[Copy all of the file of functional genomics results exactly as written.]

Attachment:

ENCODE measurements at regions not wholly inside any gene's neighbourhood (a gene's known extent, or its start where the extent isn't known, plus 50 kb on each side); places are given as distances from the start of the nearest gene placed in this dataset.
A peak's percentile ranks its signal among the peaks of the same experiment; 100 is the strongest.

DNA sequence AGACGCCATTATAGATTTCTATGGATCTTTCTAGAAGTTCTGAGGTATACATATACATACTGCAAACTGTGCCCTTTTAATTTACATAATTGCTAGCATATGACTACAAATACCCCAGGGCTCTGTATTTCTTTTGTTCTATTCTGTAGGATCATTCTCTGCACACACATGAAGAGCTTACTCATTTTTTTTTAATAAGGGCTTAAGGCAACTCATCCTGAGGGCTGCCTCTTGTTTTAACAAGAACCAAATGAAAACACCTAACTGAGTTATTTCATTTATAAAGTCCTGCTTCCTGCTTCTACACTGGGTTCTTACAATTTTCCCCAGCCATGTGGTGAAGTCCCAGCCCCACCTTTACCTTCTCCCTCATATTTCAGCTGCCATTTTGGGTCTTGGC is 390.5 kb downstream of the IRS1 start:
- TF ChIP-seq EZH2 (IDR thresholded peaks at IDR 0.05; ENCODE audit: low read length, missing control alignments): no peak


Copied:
ENCODE measurements at regions not wholly inside any gene's neighbourhood (a gene's known extent, or its start where the extent isn't known, plus 50 kb on each side); places are given as distances from the start of the nearest gene placed in this dataset.
A peak's percentile ranks its signal among the peaks of the same experiment; 100 is the strongest.

DNA sequence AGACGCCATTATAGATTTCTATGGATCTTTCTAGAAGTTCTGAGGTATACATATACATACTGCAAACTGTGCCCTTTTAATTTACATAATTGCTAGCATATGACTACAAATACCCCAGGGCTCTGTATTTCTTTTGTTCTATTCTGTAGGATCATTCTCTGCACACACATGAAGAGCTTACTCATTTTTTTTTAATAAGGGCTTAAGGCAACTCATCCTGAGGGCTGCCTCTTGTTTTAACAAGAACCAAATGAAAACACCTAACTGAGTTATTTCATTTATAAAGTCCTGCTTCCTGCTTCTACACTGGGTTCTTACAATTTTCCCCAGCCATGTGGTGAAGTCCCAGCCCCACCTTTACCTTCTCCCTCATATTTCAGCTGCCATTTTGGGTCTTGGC is 390.5 kb downstream of the IRS1 start:
- TF ChIP-seq EZH2 (IDR thresholded peaks at IDR 0.05; ENCODE audit: low read length, missing control alignments): no peak